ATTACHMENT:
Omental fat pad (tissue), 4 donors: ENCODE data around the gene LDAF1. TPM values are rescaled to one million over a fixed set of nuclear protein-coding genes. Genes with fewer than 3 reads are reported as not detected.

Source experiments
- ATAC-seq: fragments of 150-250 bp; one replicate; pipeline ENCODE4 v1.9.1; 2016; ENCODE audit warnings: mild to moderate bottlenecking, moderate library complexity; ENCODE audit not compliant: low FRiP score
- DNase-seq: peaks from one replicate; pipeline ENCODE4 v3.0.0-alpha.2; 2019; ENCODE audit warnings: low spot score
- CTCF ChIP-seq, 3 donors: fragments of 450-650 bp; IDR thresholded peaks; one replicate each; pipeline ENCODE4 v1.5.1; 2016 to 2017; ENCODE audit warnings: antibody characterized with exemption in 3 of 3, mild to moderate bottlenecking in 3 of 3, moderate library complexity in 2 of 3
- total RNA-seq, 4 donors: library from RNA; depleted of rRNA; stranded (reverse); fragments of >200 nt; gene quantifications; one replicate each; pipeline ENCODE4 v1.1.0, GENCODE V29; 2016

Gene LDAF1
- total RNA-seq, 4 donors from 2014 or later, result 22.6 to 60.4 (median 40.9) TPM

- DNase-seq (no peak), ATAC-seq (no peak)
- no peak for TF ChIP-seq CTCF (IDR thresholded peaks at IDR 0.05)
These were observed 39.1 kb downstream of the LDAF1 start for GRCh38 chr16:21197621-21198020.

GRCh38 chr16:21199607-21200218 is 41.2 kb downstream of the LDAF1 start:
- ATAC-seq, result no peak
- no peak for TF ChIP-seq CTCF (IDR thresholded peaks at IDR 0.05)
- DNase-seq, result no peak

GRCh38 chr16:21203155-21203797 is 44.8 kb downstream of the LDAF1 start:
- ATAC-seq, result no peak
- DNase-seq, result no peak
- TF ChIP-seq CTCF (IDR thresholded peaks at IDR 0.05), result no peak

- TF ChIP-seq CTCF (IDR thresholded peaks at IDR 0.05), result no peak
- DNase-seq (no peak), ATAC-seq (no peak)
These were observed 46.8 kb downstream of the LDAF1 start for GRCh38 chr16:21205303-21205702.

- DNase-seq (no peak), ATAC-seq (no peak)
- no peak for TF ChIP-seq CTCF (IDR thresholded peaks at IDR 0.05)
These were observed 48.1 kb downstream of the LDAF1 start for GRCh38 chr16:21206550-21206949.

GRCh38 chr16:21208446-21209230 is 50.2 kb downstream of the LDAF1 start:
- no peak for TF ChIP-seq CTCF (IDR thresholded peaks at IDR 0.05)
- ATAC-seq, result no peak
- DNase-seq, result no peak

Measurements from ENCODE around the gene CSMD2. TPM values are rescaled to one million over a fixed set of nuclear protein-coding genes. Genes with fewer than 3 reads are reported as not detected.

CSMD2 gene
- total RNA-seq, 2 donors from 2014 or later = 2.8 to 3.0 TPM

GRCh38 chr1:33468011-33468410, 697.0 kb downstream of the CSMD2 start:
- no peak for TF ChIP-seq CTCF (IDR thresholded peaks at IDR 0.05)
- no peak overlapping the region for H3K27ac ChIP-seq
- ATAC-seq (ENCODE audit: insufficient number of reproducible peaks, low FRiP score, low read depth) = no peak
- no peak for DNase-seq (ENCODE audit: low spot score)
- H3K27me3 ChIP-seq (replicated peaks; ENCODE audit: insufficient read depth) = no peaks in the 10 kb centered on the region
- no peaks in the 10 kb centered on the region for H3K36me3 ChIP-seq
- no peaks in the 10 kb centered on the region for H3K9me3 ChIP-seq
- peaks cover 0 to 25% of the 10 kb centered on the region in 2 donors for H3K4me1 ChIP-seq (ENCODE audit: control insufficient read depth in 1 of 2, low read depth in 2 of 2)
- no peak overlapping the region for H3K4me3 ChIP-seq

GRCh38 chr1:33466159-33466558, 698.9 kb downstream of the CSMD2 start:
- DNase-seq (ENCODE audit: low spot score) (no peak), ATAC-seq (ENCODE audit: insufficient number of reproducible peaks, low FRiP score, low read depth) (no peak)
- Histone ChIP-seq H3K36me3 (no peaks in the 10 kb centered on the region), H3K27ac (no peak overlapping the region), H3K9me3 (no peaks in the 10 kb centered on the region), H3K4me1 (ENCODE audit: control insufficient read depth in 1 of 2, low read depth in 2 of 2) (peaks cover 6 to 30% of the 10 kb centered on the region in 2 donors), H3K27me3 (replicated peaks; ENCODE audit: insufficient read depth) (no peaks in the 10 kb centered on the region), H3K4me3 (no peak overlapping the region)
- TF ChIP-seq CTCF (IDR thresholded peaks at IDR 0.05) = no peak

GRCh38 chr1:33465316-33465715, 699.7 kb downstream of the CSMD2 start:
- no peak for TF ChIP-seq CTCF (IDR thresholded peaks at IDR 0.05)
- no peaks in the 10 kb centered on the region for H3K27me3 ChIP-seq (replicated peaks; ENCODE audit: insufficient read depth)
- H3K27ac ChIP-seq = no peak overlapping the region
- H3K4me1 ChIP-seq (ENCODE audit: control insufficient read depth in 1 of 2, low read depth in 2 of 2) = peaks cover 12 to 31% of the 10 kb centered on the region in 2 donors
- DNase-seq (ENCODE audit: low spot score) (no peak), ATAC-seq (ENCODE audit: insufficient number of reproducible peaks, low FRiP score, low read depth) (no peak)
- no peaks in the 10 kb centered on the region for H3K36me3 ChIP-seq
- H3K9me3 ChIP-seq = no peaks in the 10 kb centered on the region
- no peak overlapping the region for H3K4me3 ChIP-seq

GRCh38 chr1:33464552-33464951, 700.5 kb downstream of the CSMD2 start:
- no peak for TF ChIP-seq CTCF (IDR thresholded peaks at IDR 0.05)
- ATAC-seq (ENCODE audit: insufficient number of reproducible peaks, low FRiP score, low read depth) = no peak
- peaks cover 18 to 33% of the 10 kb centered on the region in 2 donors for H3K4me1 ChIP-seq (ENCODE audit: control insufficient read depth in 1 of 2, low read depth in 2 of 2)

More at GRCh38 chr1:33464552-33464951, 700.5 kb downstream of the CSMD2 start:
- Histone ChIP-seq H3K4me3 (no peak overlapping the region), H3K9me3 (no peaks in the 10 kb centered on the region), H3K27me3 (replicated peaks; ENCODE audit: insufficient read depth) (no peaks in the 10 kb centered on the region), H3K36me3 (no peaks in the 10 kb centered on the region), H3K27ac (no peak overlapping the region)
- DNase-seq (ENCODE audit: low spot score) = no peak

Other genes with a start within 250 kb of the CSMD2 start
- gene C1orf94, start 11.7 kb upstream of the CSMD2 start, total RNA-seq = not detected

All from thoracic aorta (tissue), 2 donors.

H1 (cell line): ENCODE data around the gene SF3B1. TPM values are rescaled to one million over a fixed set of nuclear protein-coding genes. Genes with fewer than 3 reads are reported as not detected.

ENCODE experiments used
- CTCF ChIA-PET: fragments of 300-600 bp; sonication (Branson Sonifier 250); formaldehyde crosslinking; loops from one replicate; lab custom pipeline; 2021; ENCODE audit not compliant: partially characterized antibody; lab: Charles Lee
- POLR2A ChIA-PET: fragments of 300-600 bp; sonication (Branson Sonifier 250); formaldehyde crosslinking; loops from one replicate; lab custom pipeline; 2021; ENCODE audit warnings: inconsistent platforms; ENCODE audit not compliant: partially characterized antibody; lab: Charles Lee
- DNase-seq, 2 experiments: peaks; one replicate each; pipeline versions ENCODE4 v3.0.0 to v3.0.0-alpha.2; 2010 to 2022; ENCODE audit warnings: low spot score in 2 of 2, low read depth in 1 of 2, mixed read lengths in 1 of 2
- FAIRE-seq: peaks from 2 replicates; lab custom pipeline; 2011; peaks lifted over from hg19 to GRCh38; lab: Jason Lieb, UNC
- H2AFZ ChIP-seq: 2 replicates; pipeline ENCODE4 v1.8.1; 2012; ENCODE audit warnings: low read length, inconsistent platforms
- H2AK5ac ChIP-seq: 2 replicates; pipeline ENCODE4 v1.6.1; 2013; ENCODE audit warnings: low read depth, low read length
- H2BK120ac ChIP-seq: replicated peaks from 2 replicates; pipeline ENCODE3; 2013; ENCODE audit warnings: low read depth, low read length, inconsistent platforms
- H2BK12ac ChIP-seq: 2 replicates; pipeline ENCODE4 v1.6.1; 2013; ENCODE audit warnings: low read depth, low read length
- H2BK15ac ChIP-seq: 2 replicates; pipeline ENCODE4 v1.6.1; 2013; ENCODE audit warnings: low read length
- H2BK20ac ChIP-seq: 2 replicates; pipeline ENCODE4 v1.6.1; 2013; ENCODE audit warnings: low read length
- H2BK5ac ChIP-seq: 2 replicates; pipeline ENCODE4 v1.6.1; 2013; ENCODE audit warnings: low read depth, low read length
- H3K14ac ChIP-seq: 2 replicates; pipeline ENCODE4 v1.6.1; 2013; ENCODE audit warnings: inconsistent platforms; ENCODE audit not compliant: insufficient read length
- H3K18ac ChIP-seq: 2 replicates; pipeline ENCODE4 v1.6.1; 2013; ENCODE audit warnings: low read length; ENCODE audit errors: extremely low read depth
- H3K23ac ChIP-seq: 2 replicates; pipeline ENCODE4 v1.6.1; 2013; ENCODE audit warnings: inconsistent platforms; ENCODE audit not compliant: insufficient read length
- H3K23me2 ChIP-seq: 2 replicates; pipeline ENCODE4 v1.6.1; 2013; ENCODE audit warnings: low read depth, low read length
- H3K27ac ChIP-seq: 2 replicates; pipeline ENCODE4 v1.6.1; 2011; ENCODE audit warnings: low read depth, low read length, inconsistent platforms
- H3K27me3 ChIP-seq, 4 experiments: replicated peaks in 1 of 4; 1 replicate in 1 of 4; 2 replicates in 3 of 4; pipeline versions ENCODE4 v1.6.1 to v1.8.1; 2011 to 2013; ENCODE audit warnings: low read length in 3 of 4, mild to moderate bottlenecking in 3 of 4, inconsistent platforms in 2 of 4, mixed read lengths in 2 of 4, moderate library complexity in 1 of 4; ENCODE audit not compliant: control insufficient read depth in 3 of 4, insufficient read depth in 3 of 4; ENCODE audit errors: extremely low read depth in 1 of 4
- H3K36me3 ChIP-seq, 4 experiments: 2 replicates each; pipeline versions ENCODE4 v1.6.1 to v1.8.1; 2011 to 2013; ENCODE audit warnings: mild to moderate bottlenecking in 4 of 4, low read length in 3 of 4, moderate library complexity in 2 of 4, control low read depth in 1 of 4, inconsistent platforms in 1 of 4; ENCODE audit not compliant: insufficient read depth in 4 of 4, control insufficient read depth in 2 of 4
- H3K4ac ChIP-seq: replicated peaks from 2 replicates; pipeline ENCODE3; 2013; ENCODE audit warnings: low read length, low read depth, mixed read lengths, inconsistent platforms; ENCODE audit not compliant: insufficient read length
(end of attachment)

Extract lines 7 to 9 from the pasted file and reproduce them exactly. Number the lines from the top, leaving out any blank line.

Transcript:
Gene LDAF1
- total RNA-seq, 4 donors from 2014 or later, result 22.6 to 60.4 (median 40.9) TPM

- DNase-seq (no peak), ATAC-seq (no peak)